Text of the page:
What Were the Olympics Like in Ancient Greece?

The Olympics Games are a widely celebrated event today, but did you know that the origins of the Olympics can be traced back to ancient Greece? The ancient Greeks held the Olympic Games every four years in Olympia, a small town in the western part of the Peloponnese peninsula. In this article, we will explore what the Olympics were like in ancient Greece.

Ancient Greek Olympics: A Brief History

The Olympic Games were first held in 776 BCE and continued until 393 CE when they were abolished by Emperor Theodosius I, who considered them as a pagan ritual. The games were revived in modern times in 1896 and have been held every four years since then.

The Venue

The ancient Greeks believed that Zeus, king of the gods, lived on Mount Olympus. Olympia was chosen as the site for the games because it was close to Mount Olympus and was considered a sacred place. The games were held in a stadium that could seat up to 45,000 spectators.

The Athletes

Only free men who spoke Greek could participate in the games. Women were not allowed to compete or even attend the games. Athletes had to train for months before the games and had to swear an oath that they had trained for at least ten months before participating.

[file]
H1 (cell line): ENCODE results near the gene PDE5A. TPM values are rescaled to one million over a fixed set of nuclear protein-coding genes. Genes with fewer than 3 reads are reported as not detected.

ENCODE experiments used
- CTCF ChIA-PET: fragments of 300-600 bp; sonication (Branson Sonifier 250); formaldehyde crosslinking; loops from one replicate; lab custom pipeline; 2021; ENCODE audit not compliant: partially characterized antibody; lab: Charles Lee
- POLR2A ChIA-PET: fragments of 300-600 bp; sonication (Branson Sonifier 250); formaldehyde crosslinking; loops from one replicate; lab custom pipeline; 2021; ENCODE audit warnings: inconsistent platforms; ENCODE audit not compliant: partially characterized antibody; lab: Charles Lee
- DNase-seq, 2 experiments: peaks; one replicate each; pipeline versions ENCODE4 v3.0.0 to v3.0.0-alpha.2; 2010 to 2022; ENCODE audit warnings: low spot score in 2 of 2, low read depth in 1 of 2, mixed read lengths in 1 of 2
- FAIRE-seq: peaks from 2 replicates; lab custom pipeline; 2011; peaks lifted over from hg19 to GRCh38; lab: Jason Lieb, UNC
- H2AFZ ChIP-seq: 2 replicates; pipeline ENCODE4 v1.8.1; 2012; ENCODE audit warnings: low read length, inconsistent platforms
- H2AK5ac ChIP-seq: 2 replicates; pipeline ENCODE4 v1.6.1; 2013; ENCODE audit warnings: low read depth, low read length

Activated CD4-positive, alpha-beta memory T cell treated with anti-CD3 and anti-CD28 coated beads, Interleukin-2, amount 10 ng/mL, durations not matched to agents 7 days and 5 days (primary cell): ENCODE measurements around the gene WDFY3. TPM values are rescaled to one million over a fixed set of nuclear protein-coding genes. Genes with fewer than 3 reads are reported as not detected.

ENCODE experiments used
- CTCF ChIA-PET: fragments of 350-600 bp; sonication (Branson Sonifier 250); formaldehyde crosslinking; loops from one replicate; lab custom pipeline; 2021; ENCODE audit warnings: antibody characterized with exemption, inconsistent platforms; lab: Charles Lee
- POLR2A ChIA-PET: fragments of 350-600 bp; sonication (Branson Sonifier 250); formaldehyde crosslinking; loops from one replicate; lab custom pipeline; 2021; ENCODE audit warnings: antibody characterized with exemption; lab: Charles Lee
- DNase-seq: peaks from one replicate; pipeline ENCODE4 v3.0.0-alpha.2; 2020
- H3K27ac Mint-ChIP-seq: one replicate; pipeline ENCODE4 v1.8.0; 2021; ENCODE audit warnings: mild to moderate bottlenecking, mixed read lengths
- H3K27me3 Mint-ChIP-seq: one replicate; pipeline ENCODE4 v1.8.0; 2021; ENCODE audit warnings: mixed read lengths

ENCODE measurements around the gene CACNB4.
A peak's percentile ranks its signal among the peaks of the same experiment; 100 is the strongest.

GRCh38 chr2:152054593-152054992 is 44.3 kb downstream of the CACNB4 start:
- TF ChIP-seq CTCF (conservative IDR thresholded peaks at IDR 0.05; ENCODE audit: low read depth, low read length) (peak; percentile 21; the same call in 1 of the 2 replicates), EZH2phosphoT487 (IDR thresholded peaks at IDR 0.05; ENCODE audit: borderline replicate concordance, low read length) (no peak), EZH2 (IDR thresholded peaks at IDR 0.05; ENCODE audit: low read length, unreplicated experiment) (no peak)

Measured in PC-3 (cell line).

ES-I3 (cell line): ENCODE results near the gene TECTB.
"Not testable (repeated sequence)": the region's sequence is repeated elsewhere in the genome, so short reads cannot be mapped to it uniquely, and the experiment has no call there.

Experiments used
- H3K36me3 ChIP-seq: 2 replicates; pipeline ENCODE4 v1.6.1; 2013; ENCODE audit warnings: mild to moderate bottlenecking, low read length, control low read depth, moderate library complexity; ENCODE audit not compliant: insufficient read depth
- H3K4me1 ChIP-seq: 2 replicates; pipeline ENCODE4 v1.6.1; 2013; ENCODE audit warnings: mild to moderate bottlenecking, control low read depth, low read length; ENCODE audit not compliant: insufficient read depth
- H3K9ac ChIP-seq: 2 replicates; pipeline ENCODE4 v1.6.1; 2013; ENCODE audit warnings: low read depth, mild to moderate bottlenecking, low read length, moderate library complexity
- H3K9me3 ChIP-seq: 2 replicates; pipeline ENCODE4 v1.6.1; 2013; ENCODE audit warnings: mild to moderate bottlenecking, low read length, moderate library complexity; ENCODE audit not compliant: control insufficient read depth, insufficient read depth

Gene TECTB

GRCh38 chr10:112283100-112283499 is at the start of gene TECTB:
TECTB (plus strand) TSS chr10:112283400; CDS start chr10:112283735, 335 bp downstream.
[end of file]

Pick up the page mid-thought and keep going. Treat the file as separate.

The Events

The ancient Olympic Games consisted of only a few events compared to today’s modern Olympics. There were foot races such as sprints and long-distance races, jumping events such as long jump and high jump, throwing events such as discus and javelin, and combat sports such as boxing and wrestling.

The Prizes

Winning an event at Olympia was considered one of the highest honors an athlete could achieve. There were no gold medals or trophies like we have today.

Instead, winners received olive wreaths made from branches of the sacred olive tree. They also received a hero’s welcome when they returned to their hometowns.

The Spirit of the Games

The ancient Olympics were more than just a sporting event. The games were a celebration of Greek culture and religion, and athletes competed in honor of Zeus.

The Olympics also served as a way to promote peace and unity among the Greek city-states. During the games, wars were suspended, and athletes were allowed to travel safely across enemy lines.


The ancient Greek Olympics may have been different from today’s modern Olympics, but they continue to inspire us with their spirit of competition, honor, and unity. From humble beginnings in Olympia to the grand spectacle we see today, the Olympic Games remain an enduring symbol of human achievement.